Readings for Lunch — [ 16 Jan 2017 ]

Without Charles Taylor, we probably would never have heard of the Wright Brothers. Orville and Wilbur Wright hired him in 1902 to work in their bicycle shop. After working for the Wrights for a short time, he was asked to build an engine for their flyer. All of the engine contractors that the Wright brothers had contacted said that what the brothers needed for their flying machine was impossible to create. They needed a gasoline engine weighing less than 200 lbs. and producing eight horsepower. The Wrights asked Taylor to work on the engine while they continued to work on perfecting the aerodynamics of the flyer. Taylor’s experience with engines had been limited to an unsuccessful attempt at repairing one. He ordered a local foundry to produce the crankcase from aluminum and the flywheel from cast iron. When he finished his work on the engine, it weighed a total of 156 pounds and produced twelve horsepower. Just a few months later, this engine would power the 56-second flight that flew the Wright brothers into the history books! – Via Jacopo Romei (source)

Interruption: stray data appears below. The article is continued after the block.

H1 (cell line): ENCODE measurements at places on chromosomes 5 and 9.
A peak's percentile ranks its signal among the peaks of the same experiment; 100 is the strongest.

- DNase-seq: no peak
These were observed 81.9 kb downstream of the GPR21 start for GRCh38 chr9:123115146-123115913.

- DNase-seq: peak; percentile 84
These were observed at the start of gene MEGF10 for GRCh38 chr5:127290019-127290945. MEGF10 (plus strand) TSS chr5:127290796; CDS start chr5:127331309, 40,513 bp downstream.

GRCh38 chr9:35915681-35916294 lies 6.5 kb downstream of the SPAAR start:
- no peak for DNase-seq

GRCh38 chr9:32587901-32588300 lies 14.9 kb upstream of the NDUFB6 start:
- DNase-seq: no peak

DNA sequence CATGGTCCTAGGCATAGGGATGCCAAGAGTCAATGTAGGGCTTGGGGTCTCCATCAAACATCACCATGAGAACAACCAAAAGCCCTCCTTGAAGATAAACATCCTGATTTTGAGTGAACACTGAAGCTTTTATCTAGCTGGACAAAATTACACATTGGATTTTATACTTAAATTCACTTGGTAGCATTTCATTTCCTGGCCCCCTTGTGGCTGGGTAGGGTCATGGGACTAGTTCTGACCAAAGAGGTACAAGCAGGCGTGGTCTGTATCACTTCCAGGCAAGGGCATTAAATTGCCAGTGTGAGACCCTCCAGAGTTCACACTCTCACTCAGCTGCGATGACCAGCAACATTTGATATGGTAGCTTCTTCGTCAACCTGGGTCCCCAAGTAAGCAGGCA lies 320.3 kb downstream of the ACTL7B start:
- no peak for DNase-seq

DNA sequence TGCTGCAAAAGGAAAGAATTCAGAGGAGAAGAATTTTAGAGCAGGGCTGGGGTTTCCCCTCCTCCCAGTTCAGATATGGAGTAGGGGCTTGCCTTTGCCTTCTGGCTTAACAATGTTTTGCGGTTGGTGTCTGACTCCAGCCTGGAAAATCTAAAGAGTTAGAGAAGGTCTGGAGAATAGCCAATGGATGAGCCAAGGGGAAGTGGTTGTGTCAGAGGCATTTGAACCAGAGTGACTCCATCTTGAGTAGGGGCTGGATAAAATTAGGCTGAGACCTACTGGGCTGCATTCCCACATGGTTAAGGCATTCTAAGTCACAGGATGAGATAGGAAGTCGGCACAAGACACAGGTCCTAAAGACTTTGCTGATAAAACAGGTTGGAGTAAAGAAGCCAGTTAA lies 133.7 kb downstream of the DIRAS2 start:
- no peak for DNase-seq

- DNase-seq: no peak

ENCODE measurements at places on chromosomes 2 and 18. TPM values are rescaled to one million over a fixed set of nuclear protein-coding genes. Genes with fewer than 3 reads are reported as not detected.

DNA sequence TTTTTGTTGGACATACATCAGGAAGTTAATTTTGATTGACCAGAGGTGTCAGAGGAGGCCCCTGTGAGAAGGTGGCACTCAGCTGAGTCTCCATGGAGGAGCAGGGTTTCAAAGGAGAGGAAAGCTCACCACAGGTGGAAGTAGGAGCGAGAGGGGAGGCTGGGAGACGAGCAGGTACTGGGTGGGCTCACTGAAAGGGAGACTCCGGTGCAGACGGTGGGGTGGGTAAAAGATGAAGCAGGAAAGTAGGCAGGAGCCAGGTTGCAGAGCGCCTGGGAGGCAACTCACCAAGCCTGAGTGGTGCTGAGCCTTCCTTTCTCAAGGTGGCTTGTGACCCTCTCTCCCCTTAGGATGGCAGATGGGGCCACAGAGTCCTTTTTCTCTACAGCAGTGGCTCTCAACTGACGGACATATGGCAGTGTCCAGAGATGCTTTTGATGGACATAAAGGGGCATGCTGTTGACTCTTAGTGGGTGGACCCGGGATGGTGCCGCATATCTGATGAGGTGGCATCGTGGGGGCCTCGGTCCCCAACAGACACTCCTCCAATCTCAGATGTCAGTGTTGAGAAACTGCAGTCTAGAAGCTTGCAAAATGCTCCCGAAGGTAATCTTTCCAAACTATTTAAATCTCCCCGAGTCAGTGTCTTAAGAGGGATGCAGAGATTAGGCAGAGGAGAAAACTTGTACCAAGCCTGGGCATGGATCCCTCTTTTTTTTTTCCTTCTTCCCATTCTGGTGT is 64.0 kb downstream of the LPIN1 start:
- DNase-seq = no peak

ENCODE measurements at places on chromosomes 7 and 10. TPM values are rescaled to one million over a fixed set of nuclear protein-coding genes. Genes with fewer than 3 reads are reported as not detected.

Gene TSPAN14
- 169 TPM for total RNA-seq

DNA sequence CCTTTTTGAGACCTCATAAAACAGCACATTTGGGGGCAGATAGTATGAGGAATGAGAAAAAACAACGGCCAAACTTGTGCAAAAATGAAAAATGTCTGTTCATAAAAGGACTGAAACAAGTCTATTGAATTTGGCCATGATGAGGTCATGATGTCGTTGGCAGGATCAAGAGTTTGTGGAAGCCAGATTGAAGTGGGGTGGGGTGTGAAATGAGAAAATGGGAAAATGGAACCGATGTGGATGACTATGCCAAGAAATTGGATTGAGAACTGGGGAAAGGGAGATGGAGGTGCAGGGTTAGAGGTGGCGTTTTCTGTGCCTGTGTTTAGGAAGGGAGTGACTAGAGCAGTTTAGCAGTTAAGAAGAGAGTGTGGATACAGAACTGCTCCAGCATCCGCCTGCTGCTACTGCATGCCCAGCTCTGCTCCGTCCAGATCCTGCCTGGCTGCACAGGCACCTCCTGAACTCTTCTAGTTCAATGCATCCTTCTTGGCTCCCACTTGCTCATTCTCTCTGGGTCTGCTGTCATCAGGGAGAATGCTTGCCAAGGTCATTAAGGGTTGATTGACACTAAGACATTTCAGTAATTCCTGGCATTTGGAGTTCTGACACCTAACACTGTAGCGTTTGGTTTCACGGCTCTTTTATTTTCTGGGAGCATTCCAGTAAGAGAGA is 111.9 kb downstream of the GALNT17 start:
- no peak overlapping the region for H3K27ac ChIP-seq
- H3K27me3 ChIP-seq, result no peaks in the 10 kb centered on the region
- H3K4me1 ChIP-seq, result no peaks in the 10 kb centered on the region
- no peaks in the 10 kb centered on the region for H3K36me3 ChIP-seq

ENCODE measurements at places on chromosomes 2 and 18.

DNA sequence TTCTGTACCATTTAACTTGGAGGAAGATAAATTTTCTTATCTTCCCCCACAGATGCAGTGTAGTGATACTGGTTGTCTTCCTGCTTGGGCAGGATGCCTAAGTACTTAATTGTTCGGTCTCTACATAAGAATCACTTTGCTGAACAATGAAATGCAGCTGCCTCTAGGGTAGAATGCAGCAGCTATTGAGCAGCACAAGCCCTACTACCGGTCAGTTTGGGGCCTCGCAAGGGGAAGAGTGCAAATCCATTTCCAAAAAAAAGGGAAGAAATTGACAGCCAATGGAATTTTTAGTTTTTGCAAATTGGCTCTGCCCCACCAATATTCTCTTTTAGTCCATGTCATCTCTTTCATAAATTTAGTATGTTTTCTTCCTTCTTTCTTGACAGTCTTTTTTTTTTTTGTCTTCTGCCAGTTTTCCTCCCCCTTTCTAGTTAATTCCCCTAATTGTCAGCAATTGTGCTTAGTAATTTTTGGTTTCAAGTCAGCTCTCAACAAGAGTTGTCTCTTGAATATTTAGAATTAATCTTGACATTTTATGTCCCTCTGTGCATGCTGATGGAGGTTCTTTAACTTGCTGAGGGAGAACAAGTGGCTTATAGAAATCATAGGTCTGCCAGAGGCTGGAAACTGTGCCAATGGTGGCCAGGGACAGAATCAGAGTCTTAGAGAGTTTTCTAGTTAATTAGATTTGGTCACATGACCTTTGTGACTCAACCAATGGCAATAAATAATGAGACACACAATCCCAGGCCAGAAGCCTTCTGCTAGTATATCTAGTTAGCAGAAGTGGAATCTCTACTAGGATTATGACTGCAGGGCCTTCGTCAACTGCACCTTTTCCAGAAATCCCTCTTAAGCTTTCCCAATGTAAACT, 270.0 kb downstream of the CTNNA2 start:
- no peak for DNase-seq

Lessons I learned on development

A lot of good lessons learned by a developer. Maybe obvious, but looks like not learned enough by many of us. A refresher never hurts.


Working Remotely in Cafes and Possibly Even Surviving

Alternative titles: Retaining Your Humanity While Working in Cafes, or possibly How To Have Your Coffee and Eat It Too, or even the tried and true There’s So Many Damn Weirdos Leeching on the Wi-Fi.